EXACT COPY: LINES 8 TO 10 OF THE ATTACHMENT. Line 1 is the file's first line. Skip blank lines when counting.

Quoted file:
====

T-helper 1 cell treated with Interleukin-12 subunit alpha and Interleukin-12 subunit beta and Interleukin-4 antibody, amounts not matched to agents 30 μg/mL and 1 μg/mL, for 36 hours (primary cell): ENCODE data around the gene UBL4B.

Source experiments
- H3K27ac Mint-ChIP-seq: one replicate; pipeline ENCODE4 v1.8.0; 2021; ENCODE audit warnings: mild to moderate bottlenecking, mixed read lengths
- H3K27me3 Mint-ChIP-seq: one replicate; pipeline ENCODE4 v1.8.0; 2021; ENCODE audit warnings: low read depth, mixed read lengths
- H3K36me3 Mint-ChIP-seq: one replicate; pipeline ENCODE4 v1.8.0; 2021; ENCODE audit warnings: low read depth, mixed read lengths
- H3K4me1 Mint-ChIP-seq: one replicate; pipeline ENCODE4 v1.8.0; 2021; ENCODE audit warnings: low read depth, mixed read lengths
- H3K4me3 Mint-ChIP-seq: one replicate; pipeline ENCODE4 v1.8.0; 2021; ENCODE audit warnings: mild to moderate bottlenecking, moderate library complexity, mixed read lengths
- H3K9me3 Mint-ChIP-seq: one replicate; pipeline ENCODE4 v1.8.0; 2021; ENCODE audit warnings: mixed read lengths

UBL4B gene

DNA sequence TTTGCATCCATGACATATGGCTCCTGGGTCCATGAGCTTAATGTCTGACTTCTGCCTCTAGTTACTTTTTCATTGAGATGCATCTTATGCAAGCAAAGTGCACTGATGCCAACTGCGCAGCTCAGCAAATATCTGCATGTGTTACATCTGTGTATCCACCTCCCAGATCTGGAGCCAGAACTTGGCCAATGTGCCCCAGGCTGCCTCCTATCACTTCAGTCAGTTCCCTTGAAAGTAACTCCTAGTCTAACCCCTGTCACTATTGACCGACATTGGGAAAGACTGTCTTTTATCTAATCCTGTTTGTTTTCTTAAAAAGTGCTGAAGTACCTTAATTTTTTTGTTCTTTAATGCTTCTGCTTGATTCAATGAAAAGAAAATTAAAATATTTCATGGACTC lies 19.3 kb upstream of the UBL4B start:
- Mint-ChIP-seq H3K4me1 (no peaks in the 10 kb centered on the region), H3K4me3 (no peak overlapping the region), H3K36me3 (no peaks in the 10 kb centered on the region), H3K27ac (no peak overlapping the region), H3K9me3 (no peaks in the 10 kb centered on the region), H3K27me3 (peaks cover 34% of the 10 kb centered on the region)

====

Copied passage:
- H3K9me3 Mint-ChIP-seq: one replicate; pipeline ENCODE4 v1.8.0; 2021; ENCODE audit warnings: mixed read lengths

UBL4B gene

DNA sequence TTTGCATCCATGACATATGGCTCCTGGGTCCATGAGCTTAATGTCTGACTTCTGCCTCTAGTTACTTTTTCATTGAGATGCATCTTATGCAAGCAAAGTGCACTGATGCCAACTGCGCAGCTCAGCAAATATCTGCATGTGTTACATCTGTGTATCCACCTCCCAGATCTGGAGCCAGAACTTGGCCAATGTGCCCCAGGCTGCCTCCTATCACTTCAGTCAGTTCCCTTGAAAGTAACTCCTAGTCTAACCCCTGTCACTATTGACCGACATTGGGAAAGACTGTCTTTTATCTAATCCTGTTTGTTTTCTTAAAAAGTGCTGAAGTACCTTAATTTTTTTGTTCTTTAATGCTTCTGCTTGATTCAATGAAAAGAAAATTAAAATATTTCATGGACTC lies 19.3 kb upstream of the UBL4B start: